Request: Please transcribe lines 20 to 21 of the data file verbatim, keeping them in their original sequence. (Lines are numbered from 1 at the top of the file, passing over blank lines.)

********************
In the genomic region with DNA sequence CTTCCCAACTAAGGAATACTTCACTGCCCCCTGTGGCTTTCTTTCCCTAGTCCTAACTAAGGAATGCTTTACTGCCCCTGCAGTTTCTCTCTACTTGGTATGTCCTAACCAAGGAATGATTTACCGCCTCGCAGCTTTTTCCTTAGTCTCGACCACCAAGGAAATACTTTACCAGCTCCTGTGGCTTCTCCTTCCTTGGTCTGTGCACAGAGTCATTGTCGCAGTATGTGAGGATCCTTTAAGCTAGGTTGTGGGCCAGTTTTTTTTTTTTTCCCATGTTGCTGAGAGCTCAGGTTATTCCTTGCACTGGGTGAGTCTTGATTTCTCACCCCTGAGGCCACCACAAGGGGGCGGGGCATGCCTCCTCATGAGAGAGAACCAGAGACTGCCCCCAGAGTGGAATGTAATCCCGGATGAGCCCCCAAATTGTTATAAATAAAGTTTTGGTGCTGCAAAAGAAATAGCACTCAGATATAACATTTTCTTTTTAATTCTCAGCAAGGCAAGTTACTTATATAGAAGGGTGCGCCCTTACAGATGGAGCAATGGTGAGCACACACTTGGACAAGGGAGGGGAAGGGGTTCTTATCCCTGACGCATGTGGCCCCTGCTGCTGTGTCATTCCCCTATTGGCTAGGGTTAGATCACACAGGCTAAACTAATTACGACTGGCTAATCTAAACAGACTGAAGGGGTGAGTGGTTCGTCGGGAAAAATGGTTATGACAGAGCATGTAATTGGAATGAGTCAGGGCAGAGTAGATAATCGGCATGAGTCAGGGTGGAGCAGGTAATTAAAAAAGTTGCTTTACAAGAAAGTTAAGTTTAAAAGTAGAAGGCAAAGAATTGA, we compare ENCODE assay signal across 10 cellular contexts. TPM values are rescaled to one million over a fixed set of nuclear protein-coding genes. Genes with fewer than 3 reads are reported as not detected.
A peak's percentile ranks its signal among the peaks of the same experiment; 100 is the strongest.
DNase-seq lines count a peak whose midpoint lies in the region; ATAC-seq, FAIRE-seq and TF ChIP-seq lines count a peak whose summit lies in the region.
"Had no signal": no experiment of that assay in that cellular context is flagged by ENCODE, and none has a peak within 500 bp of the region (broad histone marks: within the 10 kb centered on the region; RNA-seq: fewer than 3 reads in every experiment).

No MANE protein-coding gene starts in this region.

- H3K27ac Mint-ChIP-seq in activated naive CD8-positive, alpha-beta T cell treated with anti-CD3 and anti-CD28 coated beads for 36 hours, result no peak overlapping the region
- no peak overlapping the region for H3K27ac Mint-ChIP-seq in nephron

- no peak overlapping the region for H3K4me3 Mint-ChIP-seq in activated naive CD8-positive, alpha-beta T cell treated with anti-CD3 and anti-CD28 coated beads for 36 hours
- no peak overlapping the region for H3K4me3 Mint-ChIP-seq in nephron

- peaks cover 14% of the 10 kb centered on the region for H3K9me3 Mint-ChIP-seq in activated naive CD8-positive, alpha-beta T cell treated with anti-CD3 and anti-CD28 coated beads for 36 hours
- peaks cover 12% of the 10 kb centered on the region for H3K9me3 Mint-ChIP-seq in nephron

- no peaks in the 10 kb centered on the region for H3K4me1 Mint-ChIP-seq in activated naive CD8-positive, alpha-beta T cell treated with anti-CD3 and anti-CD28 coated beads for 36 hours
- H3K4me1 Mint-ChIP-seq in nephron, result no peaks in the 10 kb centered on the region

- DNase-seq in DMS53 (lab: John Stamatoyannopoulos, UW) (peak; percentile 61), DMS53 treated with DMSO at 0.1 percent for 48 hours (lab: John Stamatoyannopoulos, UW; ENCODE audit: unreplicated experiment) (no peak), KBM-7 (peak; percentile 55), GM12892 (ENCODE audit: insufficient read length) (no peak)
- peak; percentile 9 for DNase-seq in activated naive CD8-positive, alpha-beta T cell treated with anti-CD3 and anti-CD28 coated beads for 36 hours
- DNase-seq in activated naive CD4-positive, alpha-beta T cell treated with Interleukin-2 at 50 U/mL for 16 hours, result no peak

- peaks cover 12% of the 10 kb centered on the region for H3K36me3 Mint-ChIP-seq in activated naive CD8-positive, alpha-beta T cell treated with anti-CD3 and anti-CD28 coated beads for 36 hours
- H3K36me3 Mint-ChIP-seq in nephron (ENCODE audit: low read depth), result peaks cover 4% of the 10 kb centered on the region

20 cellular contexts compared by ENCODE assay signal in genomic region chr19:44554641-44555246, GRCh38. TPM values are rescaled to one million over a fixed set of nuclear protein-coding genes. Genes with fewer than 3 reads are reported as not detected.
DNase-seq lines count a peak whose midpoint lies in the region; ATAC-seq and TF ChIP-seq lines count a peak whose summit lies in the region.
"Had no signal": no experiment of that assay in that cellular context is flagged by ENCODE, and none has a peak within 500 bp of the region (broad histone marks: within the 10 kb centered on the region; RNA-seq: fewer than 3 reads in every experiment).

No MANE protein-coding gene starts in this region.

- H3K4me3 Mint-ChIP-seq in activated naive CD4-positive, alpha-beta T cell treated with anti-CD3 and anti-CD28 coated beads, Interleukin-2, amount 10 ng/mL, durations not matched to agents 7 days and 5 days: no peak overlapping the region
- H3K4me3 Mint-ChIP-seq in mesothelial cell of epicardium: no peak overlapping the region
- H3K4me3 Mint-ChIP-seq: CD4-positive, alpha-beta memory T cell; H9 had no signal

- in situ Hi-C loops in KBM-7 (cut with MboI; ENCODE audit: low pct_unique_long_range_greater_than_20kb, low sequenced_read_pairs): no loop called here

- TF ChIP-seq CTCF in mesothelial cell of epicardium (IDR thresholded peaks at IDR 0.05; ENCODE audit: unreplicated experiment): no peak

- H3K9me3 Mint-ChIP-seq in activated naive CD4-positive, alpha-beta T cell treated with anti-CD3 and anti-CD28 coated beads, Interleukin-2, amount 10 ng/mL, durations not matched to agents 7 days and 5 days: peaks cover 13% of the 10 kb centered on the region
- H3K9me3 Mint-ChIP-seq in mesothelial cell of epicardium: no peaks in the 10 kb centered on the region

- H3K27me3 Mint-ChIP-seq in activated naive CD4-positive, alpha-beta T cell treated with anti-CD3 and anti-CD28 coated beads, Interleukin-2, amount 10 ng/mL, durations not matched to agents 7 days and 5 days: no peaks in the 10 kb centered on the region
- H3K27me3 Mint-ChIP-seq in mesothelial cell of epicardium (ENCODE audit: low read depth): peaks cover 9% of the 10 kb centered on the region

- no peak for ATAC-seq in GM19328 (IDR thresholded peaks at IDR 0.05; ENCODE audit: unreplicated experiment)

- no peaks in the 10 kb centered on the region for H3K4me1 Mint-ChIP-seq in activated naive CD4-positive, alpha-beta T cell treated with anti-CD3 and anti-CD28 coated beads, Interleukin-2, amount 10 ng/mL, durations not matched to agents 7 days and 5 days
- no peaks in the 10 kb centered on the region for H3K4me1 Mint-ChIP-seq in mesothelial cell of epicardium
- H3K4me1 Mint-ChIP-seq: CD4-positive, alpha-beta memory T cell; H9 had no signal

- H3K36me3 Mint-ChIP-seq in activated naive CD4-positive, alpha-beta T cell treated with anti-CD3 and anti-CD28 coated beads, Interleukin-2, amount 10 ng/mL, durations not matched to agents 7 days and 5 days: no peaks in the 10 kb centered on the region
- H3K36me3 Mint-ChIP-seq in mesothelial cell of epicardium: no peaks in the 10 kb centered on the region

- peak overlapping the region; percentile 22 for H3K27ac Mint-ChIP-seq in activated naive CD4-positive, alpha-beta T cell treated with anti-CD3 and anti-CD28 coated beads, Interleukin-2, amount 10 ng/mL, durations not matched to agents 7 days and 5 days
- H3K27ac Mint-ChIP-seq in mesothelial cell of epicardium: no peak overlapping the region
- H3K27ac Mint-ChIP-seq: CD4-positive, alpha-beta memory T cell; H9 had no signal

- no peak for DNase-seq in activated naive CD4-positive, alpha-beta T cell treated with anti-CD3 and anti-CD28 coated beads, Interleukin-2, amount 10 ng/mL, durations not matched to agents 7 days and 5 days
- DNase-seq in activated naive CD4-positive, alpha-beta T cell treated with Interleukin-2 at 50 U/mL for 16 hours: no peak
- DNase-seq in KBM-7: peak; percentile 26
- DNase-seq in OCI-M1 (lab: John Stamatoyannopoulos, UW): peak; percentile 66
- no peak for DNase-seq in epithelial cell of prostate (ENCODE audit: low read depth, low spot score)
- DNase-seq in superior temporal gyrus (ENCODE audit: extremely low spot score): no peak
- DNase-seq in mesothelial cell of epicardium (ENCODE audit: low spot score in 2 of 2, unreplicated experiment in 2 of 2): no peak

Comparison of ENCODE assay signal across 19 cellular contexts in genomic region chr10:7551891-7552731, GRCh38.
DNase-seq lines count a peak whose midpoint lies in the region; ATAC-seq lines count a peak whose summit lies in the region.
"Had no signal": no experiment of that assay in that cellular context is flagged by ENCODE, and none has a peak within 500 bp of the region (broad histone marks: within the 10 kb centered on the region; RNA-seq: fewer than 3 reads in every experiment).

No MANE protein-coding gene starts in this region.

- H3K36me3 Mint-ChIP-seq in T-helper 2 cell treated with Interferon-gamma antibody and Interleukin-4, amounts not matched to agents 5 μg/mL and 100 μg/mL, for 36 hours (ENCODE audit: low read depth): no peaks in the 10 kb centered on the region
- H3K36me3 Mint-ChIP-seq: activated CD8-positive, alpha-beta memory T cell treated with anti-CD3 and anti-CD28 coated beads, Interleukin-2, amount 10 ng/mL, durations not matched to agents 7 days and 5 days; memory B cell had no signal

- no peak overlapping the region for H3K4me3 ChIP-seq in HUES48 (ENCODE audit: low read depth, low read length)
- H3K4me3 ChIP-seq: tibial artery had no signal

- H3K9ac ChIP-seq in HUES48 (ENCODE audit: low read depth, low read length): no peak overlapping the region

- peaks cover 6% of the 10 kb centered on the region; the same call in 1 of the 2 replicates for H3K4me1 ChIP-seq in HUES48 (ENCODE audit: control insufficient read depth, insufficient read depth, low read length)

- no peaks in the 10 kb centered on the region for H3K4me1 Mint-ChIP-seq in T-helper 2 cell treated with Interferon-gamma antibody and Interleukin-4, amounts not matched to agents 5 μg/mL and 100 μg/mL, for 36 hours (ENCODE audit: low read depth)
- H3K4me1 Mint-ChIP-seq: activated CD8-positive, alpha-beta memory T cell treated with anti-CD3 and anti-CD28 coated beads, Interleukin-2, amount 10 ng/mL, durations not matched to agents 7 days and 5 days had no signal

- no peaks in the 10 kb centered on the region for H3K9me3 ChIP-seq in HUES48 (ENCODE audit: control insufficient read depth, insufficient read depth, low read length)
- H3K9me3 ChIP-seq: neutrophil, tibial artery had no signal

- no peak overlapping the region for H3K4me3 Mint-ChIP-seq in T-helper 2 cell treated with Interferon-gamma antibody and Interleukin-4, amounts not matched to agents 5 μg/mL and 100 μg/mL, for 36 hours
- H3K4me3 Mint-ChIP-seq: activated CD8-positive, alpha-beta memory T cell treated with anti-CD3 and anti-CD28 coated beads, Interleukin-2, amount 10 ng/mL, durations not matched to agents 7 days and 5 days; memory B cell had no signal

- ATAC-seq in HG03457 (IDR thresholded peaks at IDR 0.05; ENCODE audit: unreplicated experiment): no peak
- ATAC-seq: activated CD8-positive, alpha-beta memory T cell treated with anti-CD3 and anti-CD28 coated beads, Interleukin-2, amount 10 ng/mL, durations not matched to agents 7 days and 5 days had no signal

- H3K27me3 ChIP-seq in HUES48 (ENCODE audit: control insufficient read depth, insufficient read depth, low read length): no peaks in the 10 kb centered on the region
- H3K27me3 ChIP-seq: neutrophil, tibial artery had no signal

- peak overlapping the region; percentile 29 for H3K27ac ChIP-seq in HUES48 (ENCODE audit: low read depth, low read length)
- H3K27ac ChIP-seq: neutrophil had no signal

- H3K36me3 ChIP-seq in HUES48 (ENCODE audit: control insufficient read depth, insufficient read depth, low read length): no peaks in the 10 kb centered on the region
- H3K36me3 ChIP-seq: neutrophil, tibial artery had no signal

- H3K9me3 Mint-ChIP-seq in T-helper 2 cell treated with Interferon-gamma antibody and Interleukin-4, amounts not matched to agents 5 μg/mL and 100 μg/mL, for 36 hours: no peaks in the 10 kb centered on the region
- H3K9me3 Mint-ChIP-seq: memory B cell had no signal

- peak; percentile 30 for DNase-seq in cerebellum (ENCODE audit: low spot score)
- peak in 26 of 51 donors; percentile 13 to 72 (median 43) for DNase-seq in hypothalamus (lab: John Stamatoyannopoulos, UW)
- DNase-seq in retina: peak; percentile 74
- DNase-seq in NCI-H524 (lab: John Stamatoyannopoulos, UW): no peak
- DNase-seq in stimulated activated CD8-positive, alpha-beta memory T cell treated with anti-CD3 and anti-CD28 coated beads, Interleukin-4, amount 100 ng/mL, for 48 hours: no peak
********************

DNase-seq lines count a peak whose midpoint lies in the region; ATAC-seq and TF ChIP-seq lines count a peak whose summit lies in the region.
"Had no signal": no experiment of that assay in that cellular context is flagged by ENCODE, and none has a peak within 500 bp of the region (broad histone marks: within the 10 kb centered on the region; RNA-seq: fewer than 3 reads in every experiment).